Unlike David Beckham, a long-suffering victim of the paparazzi, Arsenal's Freddie Ljungberg has never minded being pictured in his underwear. For four years he has made a lucrative part-time career of doing so, but now he is hanging up his pants and will no longer be the face - or the crotch - of Calvin Klein.
Time, perhaps, for a more statesmanlike image as the new captain of Sweden; and also the longest-serving player at Arsenal, a role thrust upon him since Dennis Bergkamp's departure in the summer.
Only Ljungberg, 29, can remember his club's first hesitant steps eight years ago in the Champions' League, a competition in which they should finally have received the reward of a footballing lifetime last May.
Instead, of course, Jens Lehmann was sent off early on in the final and even though Arsenal scored first, Barcelona came through 2-1.
The sad thing for Ljungberg, if not his younger colleagues taking on Porto at their new stadium tomorrow, is that they may never have a better chance of becoming champions of Europe this season.
Not that he can afford to admit it.
"It was almost like a mental block that we couldn't get past the quarter-final stage, and when we did I felt there was such a belief in the team that I thought we were going to do it," he admitted.
"I'm still a bit upset about the offside goal they equalised with, but hopefully it will make us stronger than we were, and come back and win it."
The immediate prospects, after winning the opening group game in Hamburg 2-1, with Porto and CSKA Moscow coming up, are solid enough.
"They're all good sides and we respect them, but I think we're good enough to go through. In Hamburg they had the sending-off and we got the penalty so it was a good start, and now we have to build on it against Porto and try to get the two wins, which would be a great start."
Although signed in time for the first of Arsene Wenger's eight previous European Cup campaigns, Ljungberg was ineligible because he had played for his Swedish club Halmstads in a qualifying round.
So he sat and shared the frustration of 73,000 crowds at Wembley, where the occasion seemed to inspire visiting teams more than the home side, who in two years there won only two games out of six.
Returning to Highbury, they proved unbeaten in 12 European ties, tending to fail ultimately by the narrowest of margins away from London.
Now the worry may be that the fine, new ground will also suit opponents as much as Arsenal, who have been struggling to impose themselves in Premiership matches while adjusting to their new surroundings and a much bigger pitch. Twelve metres longer and nine wider than Highbury, the playing surface is almost 30 per cent larger overall.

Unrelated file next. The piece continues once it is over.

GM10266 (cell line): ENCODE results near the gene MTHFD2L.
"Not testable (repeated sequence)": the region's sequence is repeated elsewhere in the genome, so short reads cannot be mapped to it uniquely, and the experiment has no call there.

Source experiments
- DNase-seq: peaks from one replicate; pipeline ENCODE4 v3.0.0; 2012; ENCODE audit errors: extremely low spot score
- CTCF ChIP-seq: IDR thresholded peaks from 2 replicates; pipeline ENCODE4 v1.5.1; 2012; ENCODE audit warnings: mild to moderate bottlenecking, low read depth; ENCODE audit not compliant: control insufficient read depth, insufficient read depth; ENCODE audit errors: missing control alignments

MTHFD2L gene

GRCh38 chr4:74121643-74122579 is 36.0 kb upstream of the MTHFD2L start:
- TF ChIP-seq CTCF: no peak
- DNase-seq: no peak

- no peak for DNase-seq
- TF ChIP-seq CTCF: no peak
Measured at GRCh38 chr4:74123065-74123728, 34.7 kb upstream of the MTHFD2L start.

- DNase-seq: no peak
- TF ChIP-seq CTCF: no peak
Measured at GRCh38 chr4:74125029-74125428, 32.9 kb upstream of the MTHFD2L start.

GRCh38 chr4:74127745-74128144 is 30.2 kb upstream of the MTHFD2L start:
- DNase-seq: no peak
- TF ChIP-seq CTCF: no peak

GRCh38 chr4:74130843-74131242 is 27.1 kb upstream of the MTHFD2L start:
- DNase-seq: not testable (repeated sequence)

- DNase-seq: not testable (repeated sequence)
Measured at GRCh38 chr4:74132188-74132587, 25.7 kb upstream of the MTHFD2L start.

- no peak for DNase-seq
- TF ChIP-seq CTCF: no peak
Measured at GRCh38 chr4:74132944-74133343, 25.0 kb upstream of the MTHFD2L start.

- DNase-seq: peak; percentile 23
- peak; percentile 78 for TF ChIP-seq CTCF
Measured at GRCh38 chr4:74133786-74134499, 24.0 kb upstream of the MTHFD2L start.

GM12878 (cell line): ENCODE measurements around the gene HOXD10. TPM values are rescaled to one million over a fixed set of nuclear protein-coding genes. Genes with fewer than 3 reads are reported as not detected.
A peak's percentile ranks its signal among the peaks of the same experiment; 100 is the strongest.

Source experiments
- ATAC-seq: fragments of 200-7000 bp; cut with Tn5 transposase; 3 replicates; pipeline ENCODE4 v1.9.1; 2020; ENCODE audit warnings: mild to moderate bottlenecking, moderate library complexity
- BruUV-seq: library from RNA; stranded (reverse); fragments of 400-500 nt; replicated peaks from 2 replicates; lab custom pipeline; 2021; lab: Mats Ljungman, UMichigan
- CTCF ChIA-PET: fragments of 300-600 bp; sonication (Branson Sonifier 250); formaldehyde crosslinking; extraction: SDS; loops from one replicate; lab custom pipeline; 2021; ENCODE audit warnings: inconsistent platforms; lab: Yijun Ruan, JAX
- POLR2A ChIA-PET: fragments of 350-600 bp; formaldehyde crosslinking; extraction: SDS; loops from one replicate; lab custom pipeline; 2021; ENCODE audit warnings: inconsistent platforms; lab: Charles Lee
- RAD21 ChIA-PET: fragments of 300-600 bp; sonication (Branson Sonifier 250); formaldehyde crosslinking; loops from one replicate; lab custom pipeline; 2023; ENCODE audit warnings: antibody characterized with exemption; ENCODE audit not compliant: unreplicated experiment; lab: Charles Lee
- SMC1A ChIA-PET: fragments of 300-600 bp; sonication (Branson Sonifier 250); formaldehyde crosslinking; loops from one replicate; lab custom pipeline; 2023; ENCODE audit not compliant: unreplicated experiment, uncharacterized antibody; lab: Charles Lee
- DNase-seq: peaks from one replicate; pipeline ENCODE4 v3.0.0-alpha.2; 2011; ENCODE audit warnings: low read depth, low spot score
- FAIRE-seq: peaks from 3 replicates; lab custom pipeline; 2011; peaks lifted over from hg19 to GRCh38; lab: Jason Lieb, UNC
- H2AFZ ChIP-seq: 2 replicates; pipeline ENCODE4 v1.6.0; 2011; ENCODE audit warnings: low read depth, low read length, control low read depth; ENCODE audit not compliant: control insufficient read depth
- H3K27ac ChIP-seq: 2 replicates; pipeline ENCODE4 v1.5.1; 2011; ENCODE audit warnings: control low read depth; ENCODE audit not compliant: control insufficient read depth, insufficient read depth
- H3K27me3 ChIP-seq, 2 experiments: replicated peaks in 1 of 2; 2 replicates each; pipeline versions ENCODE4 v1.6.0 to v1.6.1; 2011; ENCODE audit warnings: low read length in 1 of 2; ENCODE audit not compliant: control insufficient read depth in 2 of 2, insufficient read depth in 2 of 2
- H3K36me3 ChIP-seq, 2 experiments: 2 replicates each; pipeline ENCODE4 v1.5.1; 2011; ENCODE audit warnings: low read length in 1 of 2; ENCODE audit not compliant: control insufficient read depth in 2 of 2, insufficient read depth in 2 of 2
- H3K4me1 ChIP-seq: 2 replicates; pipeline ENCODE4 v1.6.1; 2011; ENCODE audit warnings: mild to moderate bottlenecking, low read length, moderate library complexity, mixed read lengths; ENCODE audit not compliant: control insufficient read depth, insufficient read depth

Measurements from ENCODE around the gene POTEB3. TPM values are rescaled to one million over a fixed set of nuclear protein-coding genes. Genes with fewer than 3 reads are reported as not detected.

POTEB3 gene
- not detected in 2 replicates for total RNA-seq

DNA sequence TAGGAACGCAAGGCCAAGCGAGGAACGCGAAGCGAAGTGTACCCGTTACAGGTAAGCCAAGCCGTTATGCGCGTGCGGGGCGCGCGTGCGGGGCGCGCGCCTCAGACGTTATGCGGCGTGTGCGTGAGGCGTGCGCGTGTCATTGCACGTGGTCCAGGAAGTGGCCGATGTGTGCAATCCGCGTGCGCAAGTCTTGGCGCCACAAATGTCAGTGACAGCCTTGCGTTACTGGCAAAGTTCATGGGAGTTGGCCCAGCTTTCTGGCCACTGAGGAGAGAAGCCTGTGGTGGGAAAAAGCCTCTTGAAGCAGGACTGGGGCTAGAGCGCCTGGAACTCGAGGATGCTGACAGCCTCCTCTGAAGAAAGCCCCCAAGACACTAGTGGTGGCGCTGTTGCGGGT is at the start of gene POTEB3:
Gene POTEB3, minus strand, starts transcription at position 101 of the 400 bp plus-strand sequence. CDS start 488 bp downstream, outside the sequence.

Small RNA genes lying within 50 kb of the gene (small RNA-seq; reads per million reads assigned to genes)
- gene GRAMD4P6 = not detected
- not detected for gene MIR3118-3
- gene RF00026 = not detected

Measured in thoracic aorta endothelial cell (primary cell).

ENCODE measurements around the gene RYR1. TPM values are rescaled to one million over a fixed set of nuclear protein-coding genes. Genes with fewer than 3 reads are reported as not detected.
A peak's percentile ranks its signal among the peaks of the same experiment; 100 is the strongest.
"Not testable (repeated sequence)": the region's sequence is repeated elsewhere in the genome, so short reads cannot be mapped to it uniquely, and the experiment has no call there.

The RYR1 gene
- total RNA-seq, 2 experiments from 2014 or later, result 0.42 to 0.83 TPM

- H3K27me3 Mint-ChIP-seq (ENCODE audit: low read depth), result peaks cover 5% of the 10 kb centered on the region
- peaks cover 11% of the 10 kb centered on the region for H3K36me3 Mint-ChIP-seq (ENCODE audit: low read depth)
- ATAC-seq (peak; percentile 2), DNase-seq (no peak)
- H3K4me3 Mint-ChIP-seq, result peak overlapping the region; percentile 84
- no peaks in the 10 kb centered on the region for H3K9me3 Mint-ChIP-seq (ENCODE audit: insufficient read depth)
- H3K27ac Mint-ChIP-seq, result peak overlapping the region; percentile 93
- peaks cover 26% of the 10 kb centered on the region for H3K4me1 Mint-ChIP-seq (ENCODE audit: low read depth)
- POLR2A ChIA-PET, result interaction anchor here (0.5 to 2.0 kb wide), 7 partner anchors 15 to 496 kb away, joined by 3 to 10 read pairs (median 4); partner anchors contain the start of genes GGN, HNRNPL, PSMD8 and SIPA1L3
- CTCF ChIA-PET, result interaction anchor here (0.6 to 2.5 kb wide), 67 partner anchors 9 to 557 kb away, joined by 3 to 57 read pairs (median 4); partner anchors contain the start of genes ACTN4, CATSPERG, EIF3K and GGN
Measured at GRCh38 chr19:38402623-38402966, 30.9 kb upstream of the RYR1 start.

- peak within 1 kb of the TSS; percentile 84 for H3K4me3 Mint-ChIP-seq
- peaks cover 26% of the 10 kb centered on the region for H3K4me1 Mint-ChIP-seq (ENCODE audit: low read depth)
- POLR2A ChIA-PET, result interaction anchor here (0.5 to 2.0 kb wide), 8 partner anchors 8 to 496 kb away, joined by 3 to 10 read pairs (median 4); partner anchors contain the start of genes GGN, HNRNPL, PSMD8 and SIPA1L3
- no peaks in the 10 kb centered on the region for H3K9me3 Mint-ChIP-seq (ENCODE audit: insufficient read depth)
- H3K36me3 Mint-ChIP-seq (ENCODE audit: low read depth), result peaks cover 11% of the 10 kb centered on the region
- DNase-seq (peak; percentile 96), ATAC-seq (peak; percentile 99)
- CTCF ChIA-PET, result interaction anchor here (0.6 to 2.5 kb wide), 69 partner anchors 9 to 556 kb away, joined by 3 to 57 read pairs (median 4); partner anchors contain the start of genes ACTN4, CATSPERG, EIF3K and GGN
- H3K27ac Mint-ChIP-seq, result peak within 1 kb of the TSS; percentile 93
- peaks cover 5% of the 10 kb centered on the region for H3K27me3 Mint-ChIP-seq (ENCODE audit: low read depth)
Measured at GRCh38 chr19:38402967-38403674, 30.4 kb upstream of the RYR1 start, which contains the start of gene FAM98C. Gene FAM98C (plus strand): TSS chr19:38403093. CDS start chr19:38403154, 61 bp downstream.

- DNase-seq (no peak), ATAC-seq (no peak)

Ljungberg says of the early home games: "We came in for some criticism but we're playing quite well. Teams wanted to drop back and defend but then they scored, and we were struggling to score because they were all in their own box.
"But we'll learn. It's a new stadium with a big pitch; maybe we can't go at teams the same way as at Highbury. Perhaps we need to be more patient and make the other team tired, then score at the end.
"Personally I love the new pitch, because you can go at players a bit more. At Highbury, they could almost always double-mark you because the pitch was so narrow."
He should also for most of the time be granted his wish to exploit that space by playing in a wide position rather than centrally, as was often the case last season.
Arsenal have lost two wide boys in Robert Pires and Jose Antonio Reyes and gained a central one in Tomas Rosicky, of whom Ljungberg said: "I'm very happy he joined and he's a very good player.
"When you sign a player from another country you need to give them time to adapt, but he's looking good. I remember when I came it was very physical, and I'd think, 'Why didn't I get a free-kick there?'
"But you have to be strong and accept how it is over here. Now Jose Antonio has gone, I'll probably play a bit more wide. It depends what the boss wants to do. I like to play on the left, I must say, so I can move inside more, a bit more like a playmaker than just running round on the wing, but it's okay."
When Wenger reverts to a 4-5-1 formation for occasional away games, there is room for Rosicky in the middle alongside Gilberto Silva, the oldest outfield player, and Cesc Fabregas, the youngest, leaving the improved Alexander Hleb and Ljungberg on the flanks.
That was the line-up for the inspiring win at Old Trafford last week which suggested that Arsenal on their day can still provide the best challenge there is to Chelsea's domestic supremacy.
For a home game like tomorrow's, however, they may be better offering full-time support to Thierry Henry in the shape of either the new Kanu, Emmanuel Adebayor, or Robin van Persie.
Not since Sven Goran Eriksson's Benfica outplayed George Graham's champions 3-1 at Highbury in 1991 have Arsenal encountered Portuguese opposition.
- INDEPENDENTBy Steve Tongue